CHRISTMAS OFFER Subscribe to Cotswold Life today CLICK HERE

Review: Sherlock Holmes in The Hound of The Baskervilles at the Barn Theatre, Cirencester

PUBLISHED: 14:12 06 November 2018

The Hound of Baskervilles at Cirencester's Barn Theatre

The Hound of Baskervilles at Cirencester's Barn Theatre


If you’re into screwball comedy – or your dog is particularly embarrassingly badly behaved – here are some clues as to why you’ll absolutely love the Hound of The Baskervilles. Go to Cirencester’s Barn Theatre and ‘Sit!’, commands Katie Jarvis

You know how your dog persistently begs, even when you’re eating things like celery? Has the bladder capacity of the Hoover Dam whenever it’s raining? Is perfectly behaved in non-threatening traffic situations, but pulls you in front of any speeding juggernaut on the vague pretext of something cat-like on the other side of the road?

(OK. Look. Maybe this is just Ruby the cocker spaniel, but...)

The point I’m trying to make is that this is nothing, absolutely nothing compared with the severe behavioural issues of the Hound of The Baskervilles. Sir Charles Baskerville has been found dead on his estate – a look of terror on his face that eclipses even Trump receiving post with the return address of Robert Mueller. Beside Sir Charles – and this is very possibly connected – are the paw-prints of a gigantic, massive, humungous hound.

Is it too late to teach this dog the more normal pastimes of ‘sit’, ‘fetch’ and ‘stay’?

My own hunch would have been to call in the Victorian equivalent of Barbara Woodhouse; or (in absolute extremis) Donald Jr and Eric (sorry to keep mentioning) to fashion it into a White House rug.

But, no! On the basis (presumably; I put my hands up here to not having read the book), that the Hound would almost certainly give itself away by, eg, the quality of newspaper it reads or its use of a walking stick, Sherlock Holmes is despatched to investigate.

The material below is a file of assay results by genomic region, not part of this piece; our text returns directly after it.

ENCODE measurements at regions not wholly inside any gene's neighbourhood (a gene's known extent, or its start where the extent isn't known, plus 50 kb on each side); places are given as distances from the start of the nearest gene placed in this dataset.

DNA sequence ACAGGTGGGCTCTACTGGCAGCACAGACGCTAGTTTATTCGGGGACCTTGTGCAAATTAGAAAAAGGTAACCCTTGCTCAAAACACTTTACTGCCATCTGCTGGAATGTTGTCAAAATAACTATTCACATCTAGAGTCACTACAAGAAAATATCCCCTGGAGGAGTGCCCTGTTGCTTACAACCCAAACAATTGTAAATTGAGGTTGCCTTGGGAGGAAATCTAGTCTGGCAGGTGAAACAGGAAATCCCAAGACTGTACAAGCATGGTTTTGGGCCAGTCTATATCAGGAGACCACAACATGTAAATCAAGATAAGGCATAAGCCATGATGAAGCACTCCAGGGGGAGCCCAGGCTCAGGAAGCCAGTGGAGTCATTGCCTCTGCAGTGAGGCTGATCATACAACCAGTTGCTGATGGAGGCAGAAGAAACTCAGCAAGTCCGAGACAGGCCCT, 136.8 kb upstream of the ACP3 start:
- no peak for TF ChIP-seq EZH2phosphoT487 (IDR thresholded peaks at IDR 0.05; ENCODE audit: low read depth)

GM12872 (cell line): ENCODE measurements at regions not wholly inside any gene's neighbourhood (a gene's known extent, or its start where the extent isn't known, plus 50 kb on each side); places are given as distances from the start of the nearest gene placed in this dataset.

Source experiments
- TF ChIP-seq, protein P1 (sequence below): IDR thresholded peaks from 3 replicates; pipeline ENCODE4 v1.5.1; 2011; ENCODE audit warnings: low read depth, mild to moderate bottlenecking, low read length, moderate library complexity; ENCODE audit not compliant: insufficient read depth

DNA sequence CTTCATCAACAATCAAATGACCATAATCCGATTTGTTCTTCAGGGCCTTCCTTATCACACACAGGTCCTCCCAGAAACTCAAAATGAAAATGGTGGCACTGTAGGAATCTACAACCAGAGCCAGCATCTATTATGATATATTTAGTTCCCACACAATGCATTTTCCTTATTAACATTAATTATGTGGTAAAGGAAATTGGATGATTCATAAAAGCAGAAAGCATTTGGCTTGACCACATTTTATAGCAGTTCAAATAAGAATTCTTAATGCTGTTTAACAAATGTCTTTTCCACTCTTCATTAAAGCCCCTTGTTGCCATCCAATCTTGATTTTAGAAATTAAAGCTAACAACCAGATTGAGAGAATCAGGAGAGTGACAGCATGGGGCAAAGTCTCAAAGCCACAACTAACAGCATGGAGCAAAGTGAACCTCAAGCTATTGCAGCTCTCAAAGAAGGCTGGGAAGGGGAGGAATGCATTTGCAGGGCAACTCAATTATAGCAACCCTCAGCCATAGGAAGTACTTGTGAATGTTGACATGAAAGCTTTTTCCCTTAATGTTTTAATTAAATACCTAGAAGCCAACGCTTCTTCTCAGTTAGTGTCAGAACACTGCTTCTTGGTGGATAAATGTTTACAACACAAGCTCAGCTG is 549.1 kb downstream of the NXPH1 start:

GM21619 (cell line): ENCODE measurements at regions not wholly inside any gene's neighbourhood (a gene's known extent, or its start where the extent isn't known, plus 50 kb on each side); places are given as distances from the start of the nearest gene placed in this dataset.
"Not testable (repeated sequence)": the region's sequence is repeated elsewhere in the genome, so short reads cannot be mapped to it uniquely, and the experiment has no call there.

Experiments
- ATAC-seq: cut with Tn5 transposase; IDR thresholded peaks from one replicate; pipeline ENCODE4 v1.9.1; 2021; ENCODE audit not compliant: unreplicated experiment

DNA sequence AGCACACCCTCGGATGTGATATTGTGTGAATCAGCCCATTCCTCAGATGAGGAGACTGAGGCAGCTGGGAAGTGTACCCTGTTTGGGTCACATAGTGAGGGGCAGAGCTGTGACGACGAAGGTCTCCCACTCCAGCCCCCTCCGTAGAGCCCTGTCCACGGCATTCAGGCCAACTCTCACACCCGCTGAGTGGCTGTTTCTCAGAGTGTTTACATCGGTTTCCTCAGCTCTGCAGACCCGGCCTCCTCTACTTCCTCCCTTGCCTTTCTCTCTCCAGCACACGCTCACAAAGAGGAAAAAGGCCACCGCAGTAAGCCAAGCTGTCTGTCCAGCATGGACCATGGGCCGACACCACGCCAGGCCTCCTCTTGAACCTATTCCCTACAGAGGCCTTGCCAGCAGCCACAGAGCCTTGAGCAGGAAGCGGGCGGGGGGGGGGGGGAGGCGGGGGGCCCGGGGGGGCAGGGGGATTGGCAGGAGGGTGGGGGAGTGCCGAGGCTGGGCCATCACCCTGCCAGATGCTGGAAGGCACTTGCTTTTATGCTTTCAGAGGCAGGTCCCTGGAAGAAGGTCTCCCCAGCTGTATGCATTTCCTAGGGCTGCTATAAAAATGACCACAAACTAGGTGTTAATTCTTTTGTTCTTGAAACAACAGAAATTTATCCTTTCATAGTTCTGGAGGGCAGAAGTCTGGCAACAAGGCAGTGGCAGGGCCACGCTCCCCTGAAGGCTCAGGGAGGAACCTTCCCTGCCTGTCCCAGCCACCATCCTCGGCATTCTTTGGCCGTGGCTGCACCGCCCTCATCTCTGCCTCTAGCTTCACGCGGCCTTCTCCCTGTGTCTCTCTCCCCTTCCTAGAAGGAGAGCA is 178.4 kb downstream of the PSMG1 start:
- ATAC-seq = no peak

And this, dear readers, is where the fun begins. (Actually – thinking about it – it begins slightly before this because we meet Holmes and Watson prior to their journey to the desolate moors.)

Look – we all know how very, very funny the moors (NB Devonshire not Moroccan invaders) intrinsically are. [One of my favourite Simon Mayo true confessions (look away now if you’re at all nice) was when four drunken wanderers found themselves on the moors in the dark, only to discover an old fenced-off mine shaft. Suddenly possessed of an urgent desire to find out how deep it was, they lobbed a couple of stones down and counted. Clearly, these stones were too small to work; so they found a huge rock; manhandled it down the shaft; started to count; wondered what the chain was snaking past them was. And then a goat rushed by, still with a clump of grass in mouth.]

And on that basis, John Nicholson and Steven Canny adapted The Hound of The Baskervilles into one of the most hilarious plays I’ve seen in ages. (Very cross with Candia McKormack, who tweeted that she’d ‘howled’ with laughter. If she hadn’t been so public about it, I could have pinched that line.)

None of the above jokes are in there – didn’t want any spoilers; luckily, the play’s are much funnier anyway.

Oh, well.

Maybe just a couple of spoilers.

Such as when Dr James Mortimer, arriving to ask Holmes to investigate the death of his friend, Sir Charles, is questioned further.

“I don’t want to be drawn,” he replies.

Which is understandable.

“Watson, put your sketchpad away,” Holmes orders.

In fact, many of the jokes don’t break the fourth wall, but demolish it.

Such as when Sir Henry, a Canadian, arrives.

“We were expecting a Canadian accent.”

“Yes. I can’t do one.”

It’s a play that’s been put on before to uproarious success; so what a great comedy to unearth once again – another stroke of brilliance by the Barn Theatre. (Each of their productions has so far offered something completely different: what confidence; what innovation; what fun!) What I can’t believe is that any other production has had a better cast than this current trio of brilliance.

Dominic Brewer is almost-Canadian Sir Henry; Hywel Dowsell is the inappropriate drawer Dr Watson; Herb Cuanalo (can we really believe he only recently graduated from Bristol Old Vic Theatre School?!?) is Holmes. But that’s ignoring the plethora of other, multifarious characters they play along the way.

This might save money in terms of wages; but it adds to the hilarity, franticness (franticity?) of this show. I lost the plot ages before it ended. Some say long before that. But, tbh, the plot is a minor distraction.